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Dietary fiber: adequate intake and effects on metabolism health

The positive effects of dietary fiber are related, in part, to the fact that a portion of the fermentation of components takes place in the large intestine, which has an impact on the speed of digestion, pH of the colon, and production of by-products with important physiological functions. Individuals with high fiber intake seem to have lower risk of developing coronary artery disease, hypertension, obesity, diabetes, and colon cancer. The increase in fiber intake reduces serum cholesterol, improves blood glucose in patients with diabetes, reduces body weight, and is associated with lower serum ultrasensitive C-reactive protein. Increased fiber intake and intake of more fiber than the currently recommended level (14 g/1,000 kcal) may provide greater health benefits, including reducing low-grade inflammation.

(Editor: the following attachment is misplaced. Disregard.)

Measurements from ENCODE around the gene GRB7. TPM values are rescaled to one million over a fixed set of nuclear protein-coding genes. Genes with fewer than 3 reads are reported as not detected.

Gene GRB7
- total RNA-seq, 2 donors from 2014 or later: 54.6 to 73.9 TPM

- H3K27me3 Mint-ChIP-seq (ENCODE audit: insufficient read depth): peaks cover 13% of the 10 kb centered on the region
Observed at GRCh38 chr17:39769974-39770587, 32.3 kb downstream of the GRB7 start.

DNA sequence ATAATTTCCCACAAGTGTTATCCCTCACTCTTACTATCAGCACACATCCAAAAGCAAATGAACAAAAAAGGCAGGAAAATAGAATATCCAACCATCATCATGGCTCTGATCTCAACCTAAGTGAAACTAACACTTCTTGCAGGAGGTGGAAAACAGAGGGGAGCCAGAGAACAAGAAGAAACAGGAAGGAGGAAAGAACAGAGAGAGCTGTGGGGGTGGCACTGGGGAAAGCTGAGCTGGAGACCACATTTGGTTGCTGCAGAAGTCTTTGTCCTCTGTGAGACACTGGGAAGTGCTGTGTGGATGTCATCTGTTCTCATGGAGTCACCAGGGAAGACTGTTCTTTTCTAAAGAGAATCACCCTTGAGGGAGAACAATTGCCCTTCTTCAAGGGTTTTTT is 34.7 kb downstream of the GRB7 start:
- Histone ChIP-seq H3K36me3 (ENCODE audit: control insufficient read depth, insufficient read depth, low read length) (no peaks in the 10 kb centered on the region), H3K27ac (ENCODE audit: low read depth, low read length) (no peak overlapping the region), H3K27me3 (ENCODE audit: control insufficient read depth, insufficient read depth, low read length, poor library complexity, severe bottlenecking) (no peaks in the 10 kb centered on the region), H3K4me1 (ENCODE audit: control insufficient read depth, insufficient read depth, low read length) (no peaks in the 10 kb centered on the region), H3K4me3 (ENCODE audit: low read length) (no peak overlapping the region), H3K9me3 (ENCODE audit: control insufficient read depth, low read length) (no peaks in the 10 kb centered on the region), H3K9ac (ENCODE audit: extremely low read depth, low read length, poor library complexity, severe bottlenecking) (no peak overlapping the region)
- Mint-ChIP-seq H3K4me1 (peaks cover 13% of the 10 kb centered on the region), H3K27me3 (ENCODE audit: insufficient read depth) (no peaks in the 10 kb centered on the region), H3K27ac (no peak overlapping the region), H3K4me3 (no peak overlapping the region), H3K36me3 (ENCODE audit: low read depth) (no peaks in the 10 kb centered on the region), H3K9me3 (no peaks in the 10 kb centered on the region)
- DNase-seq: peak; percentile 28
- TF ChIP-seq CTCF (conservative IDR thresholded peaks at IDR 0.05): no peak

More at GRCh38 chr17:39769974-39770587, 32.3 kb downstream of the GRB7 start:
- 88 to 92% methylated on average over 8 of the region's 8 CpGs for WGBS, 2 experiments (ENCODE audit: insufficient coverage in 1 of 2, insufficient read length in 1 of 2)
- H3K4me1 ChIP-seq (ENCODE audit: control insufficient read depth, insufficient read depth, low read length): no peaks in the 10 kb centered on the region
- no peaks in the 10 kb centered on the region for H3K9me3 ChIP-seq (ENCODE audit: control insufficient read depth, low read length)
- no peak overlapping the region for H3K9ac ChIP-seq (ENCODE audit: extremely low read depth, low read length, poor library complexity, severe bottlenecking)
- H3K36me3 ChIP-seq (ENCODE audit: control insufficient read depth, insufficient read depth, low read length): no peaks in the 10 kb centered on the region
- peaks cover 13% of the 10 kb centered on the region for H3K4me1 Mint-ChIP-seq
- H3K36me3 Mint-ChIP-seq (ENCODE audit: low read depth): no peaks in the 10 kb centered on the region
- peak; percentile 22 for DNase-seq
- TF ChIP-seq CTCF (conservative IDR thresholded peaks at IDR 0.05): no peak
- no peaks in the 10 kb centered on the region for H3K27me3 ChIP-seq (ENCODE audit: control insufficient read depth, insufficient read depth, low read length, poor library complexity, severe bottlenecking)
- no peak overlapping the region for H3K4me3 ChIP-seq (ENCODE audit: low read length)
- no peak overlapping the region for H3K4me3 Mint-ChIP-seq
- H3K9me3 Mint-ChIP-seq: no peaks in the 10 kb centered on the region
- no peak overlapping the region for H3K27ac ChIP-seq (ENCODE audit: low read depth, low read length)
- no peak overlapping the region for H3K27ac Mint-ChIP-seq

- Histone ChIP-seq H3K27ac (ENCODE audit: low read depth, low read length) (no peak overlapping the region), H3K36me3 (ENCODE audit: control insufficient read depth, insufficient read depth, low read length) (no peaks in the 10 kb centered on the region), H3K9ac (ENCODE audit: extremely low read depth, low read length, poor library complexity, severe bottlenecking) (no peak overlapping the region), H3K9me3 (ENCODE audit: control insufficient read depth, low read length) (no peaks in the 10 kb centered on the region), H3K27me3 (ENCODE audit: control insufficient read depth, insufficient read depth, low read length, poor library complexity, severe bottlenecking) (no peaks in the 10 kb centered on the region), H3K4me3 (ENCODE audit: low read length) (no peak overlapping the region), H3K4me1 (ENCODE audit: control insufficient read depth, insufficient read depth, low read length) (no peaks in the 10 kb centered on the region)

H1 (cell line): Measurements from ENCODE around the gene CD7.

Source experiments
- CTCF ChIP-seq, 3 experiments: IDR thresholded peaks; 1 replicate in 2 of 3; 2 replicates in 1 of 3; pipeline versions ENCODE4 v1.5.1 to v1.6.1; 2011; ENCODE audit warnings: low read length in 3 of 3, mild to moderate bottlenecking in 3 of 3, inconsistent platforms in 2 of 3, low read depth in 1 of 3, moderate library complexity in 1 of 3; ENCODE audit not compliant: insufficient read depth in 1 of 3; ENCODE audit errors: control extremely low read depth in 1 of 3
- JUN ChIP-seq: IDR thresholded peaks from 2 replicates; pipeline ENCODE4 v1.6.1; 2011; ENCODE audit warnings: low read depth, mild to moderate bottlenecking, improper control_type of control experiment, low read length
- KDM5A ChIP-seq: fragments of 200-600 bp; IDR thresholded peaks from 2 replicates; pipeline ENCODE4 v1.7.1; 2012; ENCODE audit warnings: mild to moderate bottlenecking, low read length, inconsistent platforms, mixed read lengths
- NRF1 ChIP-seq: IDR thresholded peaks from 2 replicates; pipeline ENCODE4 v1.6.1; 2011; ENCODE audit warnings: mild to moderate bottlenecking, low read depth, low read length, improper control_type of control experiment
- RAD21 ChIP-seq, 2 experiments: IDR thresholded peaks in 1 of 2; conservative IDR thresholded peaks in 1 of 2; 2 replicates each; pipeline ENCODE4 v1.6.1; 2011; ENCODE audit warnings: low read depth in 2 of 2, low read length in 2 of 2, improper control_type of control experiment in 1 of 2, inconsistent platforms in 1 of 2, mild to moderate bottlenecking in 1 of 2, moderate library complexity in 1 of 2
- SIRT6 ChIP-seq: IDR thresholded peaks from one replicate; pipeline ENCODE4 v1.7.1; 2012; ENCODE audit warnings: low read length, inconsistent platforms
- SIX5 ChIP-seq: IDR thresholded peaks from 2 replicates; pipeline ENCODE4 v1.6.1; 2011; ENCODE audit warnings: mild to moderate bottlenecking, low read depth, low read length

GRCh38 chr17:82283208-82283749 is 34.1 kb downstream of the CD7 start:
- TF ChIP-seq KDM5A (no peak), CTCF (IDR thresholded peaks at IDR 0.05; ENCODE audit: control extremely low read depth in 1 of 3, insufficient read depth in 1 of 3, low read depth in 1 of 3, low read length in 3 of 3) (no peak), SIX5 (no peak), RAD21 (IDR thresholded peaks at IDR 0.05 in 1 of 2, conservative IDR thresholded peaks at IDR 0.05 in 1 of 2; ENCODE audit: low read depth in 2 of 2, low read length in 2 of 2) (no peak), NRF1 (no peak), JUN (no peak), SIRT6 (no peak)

Dietary fiber; chronic disease; inflammation

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